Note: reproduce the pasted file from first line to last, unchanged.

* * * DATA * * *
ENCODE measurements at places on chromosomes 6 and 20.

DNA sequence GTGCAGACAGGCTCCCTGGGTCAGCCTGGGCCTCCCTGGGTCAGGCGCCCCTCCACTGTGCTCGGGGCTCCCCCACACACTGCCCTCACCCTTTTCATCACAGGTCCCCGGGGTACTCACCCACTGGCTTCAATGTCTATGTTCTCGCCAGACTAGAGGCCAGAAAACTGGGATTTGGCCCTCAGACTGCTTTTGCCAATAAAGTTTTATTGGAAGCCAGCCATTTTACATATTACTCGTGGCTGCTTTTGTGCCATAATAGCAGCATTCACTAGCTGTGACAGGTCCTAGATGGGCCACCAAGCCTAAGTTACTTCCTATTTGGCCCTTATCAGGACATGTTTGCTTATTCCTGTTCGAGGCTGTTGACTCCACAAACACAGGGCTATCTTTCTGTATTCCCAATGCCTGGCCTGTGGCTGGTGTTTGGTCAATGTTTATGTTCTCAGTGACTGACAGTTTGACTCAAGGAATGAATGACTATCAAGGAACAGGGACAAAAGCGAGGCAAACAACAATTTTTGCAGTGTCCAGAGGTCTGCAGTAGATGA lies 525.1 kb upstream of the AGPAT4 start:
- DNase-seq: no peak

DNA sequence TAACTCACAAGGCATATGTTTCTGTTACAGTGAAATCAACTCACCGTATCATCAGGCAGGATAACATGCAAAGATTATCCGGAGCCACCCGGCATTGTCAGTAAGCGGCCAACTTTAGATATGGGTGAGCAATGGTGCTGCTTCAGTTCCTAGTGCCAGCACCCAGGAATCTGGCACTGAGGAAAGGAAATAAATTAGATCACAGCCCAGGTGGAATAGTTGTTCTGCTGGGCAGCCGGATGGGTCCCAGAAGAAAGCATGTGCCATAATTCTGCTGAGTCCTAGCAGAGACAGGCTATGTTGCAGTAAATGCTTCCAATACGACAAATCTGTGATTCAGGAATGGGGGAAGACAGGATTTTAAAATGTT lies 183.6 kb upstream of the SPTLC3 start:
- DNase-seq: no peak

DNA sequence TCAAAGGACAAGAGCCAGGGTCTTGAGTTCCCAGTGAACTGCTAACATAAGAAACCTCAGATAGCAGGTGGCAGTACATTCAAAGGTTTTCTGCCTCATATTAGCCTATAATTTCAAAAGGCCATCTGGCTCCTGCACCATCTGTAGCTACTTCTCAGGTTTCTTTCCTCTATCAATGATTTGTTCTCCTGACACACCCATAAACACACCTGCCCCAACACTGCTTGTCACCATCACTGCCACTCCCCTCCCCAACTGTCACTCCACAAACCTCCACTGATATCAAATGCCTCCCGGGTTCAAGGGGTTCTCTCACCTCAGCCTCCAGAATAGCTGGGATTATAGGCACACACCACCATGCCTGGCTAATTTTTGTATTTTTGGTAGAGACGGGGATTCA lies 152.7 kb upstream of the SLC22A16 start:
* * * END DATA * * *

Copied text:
ENCODE measurements at places on chromosomes 6 and 20.

DNA sequence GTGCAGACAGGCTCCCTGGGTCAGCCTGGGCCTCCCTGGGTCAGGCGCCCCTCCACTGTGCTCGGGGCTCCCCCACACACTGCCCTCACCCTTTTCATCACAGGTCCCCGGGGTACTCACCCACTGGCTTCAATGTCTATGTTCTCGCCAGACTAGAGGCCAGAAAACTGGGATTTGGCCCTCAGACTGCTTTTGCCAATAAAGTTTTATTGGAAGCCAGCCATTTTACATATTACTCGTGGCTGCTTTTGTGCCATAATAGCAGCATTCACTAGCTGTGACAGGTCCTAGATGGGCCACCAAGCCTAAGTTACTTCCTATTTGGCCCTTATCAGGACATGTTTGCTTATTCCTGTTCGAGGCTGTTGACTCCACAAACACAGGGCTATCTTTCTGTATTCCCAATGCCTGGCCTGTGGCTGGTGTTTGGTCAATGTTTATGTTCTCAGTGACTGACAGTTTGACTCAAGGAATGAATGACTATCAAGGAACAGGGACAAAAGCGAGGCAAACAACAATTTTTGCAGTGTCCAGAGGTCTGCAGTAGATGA lies 525.1 kb upstream of the AGPAT4 start:
- DNase-seq: no peak

DNA sequence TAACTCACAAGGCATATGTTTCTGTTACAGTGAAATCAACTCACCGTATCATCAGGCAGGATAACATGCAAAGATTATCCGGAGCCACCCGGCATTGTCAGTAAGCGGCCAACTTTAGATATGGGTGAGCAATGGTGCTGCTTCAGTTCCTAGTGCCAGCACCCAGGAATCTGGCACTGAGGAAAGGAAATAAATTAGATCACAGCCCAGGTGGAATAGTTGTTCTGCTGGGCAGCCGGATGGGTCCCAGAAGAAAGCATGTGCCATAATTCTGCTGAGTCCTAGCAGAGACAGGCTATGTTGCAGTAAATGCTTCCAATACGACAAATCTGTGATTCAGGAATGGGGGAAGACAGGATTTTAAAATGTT lies 183.6 kb upstream of the SPTLC3 start:
- DNase-seq: no peak

DNA sequence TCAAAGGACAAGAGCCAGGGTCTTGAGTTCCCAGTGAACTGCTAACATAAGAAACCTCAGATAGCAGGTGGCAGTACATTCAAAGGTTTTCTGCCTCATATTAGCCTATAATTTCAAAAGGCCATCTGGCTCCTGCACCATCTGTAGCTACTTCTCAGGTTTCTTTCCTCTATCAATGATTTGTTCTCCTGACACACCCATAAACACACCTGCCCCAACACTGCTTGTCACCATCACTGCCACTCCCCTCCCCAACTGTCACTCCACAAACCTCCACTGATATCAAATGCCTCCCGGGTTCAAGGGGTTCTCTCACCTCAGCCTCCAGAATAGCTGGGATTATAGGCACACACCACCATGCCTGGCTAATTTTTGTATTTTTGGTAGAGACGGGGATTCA lies 152.7 kb upstream of the SLC22A16 start: